Stina: With instruments and stuff as well… I’ve got guitars and amps…that cost like no money at all. Sometimes, you just find it’s so much better to go into a second hand shop, pick up something that kind of, costs no money and then it sounds brilliant. It fits your style so well [for] what you want to achieve and sound –and you got it for an absolute steal! That’s always the most gratifying thing, is like, telling people [gear] only cost you like, 50 bucks or something. I love seeing the looks on people’s faces being like, “That cost you what?? That’s so good!”

On Björk coming under fire from critics who don’t believe Bjork can be as good as she shows herself to be:


Stina: Women I know, that [work so hard], they don’t do it to prove [anything to] anybody. Like, that’s the way to be because you know, you keep on getting your hopes–not hopes, what’s the word I’m trying to think of here…? You shouldn’t need to prove [anything to] anybody cause they’re still gonna have that kind of mindset.

Björk is probably one of the most defining artists of the last 20 or 30 years. Like, she has pretty much established a new sound. So how could [critics] then possibly say, “Ah yeah, but, it wasn’t her.” Well, who was it then? Who was it, this man in the shadows that you speak of? But yeah, it makes me feel a bit sad that it’s such a hot topic and sometimes I’ll read stuff on the internet or whatever and I’ll put it away like, “Ah, I just don’t want to hear about this anymore!” but when I hear someone like Bjork speaking about it, it kind of like, riles me up again and I think, “Argh, God, how can they even question Björk? She’s like a total queen!” [At the same time,] it’s kind of good in a way though because it makes me feel like all the stuff that I experience is not just on a level that I’m on. It’s actually like, [experienced] all the way through the industry.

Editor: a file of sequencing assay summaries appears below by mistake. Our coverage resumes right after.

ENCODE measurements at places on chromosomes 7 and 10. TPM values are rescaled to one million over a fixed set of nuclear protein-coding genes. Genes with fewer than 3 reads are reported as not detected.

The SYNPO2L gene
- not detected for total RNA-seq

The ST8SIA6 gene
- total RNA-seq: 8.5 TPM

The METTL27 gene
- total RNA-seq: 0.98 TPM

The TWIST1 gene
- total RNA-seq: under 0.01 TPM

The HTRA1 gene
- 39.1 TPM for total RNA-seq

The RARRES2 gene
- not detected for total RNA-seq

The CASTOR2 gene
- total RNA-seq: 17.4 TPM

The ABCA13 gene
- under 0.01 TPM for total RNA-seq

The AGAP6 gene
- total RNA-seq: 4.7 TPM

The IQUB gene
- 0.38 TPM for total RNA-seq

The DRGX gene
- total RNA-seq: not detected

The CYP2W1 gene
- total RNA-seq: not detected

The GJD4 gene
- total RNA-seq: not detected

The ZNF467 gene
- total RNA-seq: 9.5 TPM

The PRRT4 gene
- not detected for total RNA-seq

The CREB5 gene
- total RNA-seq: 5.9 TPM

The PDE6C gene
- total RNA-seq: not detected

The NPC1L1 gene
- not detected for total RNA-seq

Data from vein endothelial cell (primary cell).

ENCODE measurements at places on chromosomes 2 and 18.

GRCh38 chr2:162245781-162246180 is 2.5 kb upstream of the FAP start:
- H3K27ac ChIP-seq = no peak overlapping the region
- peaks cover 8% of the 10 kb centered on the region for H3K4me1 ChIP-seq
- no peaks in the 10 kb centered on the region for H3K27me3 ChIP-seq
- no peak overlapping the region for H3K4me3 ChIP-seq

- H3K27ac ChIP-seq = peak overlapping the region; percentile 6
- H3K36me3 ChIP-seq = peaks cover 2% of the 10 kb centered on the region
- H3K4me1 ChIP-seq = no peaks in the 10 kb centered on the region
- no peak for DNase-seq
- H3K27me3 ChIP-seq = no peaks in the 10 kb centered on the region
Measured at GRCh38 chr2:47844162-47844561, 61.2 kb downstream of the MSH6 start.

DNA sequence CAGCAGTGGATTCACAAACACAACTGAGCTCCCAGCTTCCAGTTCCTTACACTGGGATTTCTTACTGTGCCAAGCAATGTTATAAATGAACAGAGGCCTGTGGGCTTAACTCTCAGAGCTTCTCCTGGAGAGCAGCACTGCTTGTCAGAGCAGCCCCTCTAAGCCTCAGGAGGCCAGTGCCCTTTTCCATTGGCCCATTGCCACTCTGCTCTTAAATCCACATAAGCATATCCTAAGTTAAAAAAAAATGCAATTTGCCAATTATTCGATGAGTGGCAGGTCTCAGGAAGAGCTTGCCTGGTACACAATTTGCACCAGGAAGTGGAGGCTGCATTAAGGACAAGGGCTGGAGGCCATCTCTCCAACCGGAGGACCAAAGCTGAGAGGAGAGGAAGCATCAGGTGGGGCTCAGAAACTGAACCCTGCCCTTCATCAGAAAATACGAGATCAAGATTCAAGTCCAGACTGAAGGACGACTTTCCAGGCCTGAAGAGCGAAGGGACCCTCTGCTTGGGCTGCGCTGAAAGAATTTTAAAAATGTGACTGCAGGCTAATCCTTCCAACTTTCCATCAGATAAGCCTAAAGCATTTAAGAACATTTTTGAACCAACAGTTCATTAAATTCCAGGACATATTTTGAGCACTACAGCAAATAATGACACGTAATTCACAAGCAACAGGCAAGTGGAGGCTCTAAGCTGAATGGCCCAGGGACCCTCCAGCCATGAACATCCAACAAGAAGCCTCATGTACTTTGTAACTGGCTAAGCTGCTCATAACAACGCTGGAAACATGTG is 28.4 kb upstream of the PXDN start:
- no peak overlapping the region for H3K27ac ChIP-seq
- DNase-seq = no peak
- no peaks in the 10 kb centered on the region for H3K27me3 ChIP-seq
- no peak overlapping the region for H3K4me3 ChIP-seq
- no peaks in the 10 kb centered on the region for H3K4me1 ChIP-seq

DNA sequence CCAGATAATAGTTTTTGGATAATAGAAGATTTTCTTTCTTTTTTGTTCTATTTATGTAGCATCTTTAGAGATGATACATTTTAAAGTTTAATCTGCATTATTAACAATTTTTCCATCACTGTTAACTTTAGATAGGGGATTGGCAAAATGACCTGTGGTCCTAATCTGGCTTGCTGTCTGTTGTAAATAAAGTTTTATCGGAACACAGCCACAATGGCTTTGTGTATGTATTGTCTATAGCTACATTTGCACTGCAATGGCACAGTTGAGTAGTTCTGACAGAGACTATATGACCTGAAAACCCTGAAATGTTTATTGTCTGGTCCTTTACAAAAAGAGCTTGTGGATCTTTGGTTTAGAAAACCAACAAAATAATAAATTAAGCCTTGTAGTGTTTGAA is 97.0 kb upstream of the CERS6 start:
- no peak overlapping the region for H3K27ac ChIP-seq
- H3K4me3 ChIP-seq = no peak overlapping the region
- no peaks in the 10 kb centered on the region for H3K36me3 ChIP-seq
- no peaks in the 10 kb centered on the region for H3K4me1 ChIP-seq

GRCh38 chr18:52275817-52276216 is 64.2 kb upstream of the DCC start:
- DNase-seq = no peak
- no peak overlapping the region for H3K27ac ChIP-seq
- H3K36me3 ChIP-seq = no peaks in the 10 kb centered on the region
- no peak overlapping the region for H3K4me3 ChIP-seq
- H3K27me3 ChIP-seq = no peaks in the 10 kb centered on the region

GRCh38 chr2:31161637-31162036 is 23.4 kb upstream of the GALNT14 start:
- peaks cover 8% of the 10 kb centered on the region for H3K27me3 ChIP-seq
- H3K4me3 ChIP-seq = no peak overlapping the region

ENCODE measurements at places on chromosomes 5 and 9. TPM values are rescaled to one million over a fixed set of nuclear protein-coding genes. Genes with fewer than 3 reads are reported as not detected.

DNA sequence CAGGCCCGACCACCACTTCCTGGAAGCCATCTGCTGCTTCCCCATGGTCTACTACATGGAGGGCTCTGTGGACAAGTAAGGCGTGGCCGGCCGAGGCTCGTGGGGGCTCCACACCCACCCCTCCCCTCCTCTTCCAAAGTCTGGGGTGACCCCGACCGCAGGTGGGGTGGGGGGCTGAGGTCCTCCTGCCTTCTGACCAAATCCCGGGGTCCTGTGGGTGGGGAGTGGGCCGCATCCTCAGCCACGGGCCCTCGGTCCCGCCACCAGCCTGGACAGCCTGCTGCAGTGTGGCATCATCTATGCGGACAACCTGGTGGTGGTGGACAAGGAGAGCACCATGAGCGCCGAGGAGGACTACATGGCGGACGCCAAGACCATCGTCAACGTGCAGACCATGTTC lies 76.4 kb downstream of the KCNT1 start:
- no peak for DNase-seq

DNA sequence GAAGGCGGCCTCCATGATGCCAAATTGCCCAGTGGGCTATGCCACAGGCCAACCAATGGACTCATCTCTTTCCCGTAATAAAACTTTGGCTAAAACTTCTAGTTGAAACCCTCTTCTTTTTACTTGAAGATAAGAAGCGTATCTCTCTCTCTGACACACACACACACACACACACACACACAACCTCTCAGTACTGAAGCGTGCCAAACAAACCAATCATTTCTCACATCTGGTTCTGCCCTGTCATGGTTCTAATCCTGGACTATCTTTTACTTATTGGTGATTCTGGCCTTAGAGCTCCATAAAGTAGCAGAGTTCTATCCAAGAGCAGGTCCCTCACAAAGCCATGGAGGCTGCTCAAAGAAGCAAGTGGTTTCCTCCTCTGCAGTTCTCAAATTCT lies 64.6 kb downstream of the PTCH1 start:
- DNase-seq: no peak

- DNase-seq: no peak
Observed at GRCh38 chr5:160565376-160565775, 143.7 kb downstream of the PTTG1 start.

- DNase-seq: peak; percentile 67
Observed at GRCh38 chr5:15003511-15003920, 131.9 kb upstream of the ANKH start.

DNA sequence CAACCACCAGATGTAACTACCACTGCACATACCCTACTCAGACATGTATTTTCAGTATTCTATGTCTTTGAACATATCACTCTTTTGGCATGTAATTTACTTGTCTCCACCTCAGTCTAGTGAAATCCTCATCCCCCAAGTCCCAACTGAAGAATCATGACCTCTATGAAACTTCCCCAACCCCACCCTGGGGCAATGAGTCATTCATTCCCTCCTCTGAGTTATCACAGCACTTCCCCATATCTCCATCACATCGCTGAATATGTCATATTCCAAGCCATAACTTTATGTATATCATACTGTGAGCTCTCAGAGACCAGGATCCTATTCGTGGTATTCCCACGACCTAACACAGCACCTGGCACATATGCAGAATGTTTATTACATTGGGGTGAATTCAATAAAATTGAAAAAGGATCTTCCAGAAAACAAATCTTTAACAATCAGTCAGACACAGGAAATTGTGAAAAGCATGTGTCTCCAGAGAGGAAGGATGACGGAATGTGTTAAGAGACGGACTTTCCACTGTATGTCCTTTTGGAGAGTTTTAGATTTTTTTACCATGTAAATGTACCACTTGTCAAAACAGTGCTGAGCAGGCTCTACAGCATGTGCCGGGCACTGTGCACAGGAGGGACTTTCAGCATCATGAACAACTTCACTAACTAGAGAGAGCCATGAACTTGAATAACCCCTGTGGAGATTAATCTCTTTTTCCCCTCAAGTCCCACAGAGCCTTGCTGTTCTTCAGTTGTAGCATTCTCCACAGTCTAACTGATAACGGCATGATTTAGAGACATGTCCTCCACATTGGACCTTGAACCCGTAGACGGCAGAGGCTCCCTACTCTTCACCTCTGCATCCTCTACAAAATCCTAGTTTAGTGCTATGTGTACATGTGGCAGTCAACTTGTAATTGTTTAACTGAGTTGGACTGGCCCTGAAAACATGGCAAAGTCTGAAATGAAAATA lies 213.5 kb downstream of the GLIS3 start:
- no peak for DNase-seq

On making up for some bad luck during the last U.S. visit:


Stina: We’ve been talking about [the upcoming tour] all day [and] we’ve been trying to organize all this stuff. I’m so excited. It’s going to be so good. I had such a good time last time; when we did the Teenage Fanclub shows, before we did the Jetpack shows. And last time I lost my voice as well, on last leg of the headline shows we did…I’m excited to go back to Philadelphia and stuff cause I lost my voice in Philly and Washington so fingers crossed I’ll be okay!